Grammy-winning producer, composer and arranger Quincy Jones produced some of Michael Jackson's biggest-selling albums, including Off the Wall and Thriller.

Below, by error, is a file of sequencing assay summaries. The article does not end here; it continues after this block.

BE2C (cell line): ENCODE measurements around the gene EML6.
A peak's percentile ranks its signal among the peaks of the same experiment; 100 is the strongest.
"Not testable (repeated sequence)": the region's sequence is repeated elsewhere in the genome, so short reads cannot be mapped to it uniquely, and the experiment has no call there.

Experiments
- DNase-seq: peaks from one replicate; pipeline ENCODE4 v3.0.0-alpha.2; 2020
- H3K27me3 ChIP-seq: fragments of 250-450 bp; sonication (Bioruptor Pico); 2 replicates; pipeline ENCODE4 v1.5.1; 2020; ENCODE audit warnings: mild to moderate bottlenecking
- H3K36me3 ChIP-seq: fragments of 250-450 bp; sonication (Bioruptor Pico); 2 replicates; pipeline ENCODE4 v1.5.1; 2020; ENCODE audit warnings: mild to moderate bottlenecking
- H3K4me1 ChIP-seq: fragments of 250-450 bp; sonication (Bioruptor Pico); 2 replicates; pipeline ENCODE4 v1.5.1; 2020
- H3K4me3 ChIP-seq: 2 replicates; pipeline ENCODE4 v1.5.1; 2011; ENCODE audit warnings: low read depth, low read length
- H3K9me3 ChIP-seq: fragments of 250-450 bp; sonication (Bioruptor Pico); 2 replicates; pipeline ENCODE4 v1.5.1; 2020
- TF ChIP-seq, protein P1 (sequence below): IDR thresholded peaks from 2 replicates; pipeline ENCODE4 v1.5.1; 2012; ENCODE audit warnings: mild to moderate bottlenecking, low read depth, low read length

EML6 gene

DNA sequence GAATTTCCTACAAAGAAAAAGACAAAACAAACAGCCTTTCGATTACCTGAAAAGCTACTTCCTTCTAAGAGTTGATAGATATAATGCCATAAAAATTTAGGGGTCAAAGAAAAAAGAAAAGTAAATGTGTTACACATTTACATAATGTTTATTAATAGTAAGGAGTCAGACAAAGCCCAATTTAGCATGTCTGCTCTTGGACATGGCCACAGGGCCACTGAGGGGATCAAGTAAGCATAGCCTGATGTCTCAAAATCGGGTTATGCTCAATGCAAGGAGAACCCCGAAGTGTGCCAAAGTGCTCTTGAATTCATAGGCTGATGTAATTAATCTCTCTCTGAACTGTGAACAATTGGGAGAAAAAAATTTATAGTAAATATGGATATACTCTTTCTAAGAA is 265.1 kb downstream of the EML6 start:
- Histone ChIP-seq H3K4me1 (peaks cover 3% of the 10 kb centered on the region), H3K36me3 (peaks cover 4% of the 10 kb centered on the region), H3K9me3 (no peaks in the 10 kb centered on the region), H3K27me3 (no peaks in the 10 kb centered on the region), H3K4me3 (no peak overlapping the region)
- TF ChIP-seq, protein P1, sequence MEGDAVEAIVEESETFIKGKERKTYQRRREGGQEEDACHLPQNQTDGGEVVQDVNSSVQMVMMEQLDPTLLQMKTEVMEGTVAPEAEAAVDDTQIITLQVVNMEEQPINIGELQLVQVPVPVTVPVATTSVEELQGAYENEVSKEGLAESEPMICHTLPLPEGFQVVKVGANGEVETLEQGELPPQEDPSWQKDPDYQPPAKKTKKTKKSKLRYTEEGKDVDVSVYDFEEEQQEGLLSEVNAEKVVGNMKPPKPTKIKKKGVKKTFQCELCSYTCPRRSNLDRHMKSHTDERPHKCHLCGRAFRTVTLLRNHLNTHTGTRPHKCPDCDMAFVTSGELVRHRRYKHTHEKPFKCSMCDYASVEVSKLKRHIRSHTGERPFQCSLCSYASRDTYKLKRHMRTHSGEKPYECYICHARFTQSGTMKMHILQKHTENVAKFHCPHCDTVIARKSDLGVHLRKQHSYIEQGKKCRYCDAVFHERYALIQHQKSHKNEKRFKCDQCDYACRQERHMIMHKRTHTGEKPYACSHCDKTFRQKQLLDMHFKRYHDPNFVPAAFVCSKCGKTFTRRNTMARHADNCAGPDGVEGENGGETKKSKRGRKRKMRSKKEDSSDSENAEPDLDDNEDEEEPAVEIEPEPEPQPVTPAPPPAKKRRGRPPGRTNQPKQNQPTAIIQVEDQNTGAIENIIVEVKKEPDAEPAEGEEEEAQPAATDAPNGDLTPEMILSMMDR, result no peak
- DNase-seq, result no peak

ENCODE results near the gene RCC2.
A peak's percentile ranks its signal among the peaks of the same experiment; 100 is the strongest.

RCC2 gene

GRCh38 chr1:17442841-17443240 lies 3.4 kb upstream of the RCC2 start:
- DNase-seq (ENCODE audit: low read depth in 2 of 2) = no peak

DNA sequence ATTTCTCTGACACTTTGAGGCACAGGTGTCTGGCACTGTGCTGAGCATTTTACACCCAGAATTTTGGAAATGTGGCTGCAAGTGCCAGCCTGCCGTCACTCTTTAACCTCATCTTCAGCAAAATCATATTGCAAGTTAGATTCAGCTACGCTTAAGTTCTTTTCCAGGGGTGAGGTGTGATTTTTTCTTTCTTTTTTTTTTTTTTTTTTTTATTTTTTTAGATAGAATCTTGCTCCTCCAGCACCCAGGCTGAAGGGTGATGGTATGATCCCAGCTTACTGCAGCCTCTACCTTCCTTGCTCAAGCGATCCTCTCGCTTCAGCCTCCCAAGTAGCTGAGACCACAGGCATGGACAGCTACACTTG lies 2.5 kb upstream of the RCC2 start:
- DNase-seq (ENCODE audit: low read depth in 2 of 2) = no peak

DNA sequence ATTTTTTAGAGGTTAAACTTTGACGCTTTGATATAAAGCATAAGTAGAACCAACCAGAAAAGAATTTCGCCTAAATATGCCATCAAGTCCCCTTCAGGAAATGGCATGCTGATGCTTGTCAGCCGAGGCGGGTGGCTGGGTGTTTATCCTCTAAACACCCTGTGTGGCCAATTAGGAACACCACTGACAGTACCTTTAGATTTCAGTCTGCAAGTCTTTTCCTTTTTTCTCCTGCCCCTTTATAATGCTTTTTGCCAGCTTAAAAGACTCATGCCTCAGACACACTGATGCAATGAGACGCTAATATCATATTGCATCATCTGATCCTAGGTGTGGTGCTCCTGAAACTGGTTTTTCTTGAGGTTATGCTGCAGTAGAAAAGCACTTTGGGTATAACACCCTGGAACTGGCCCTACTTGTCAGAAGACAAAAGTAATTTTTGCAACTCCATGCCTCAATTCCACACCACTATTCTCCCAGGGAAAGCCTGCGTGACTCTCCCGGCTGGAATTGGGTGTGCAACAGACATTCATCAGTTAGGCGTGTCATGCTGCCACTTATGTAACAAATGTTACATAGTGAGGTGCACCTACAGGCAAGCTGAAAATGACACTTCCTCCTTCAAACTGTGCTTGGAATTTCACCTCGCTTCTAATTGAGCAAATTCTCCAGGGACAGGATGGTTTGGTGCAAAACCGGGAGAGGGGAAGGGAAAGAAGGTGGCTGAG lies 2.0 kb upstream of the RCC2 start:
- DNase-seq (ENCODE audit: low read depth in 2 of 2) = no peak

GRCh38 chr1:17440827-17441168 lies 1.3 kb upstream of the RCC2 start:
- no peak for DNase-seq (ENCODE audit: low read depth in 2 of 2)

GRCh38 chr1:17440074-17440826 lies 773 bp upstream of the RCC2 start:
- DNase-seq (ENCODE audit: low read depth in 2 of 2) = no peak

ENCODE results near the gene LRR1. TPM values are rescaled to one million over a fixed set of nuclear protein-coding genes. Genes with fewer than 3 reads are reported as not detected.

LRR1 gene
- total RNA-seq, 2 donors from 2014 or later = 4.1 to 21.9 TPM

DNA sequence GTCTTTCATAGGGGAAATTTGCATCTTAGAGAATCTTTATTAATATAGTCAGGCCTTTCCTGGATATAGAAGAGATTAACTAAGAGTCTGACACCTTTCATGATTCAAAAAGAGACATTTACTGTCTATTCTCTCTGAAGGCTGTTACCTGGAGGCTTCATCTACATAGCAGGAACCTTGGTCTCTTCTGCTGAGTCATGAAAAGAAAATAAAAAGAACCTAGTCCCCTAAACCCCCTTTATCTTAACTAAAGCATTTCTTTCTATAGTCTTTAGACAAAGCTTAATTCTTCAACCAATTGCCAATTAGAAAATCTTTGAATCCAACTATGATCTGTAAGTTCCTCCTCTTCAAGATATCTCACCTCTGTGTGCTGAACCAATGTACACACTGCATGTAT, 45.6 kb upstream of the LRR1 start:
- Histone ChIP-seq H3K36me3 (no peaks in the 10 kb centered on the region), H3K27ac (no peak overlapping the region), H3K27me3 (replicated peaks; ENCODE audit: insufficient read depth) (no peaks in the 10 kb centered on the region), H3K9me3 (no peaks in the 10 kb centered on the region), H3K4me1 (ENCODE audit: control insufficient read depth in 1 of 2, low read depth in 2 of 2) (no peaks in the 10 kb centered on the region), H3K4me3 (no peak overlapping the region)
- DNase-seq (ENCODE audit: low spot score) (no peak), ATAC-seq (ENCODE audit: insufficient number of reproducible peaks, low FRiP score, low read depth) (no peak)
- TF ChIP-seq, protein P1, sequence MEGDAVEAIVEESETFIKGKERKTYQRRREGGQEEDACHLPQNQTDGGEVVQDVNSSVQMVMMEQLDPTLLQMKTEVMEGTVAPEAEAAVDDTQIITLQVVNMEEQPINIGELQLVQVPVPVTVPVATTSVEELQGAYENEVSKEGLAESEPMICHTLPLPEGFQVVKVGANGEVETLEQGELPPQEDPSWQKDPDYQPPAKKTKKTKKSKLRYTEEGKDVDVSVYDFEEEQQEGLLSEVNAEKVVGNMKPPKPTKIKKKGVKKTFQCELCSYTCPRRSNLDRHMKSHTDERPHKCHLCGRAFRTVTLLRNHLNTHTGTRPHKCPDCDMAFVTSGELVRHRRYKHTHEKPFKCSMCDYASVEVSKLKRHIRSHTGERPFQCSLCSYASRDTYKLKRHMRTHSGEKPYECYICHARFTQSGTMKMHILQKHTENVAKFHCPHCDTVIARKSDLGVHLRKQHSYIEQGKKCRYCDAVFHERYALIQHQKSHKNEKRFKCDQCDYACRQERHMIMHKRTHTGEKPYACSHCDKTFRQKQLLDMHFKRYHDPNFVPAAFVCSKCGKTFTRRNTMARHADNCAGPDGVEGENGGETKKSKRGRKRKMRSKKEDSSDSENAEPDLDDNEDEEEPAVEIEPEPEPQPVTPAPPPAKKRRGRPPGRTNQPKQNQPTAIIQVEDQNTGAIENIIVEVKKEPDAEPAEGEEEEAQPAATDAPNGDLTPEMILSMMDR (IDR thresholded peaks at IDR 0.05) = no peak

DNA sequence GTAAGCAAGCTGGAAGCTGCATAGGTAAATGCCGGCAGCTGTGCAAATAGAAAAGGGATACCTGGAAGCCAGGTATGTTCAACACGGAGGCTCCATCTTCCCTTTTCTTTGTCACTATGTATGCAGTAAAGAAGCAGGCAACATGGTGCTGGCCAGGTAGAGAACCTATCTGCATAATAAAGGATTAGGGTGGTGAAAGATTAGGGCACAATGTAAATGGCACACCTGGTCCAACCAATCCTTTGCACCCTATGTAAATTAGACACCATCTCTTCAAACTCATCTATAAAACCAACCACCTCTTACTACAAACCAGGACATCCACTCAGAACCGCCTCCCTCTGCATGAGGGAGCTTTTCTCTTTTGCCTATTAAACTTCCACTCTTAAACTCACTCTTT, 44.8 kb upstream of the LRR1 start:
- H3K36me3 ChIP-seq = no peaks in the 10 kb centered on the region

Michael's always had that intriguing and silent power inside of him, and so [while filming The Wiz] I was paying attention to him, almost out of everybody who was in the film. He'd get up four hours before everyone else to get these prosthetics on his face, and then he'd stand there, very, very diligently and disciplined. He knew everybody's lines, he knew all the songs, all the steps, everything. I mean I'd never seen so much focus in my life, and I started to watch him and I started to see things in him that I wasn't cognizant of before. And then they were rehearsing one day, and Sidney Lumet was blocking the principal characters, and Michael would pull these little pieces of paper from his chest and recite words from a powerful thinker Socrates or Aristotle or Confucius or whatever and then he'd say the name at the end. The last one he said, Blah blah blah "So-crayts." And I said, "What is that?" And he said it a few times, and I realized what was going on. And because you get used to something when you're rehearsing like that, the second day I said to him, "Michael, it's Soc-ra-tees." And he said, "Really?" And the look he gave me then, it just prompted me to say, because I'd been impressed by all the things I saw in him during the rehearsal process, "I would love to take a shot at producing your album." And he went back and told the people at Epic Records, and they said, "No way Quincy's too jazzy." Michael was persistent, and he and his managers went back and said, "Quincy's producing the album." And we proceeded to make Off the Wall. Ironically, that was one of the biggest black-selling albums at the time, and that album saved all the jobs of the people saying I was the wrong guy. That's the way it works.
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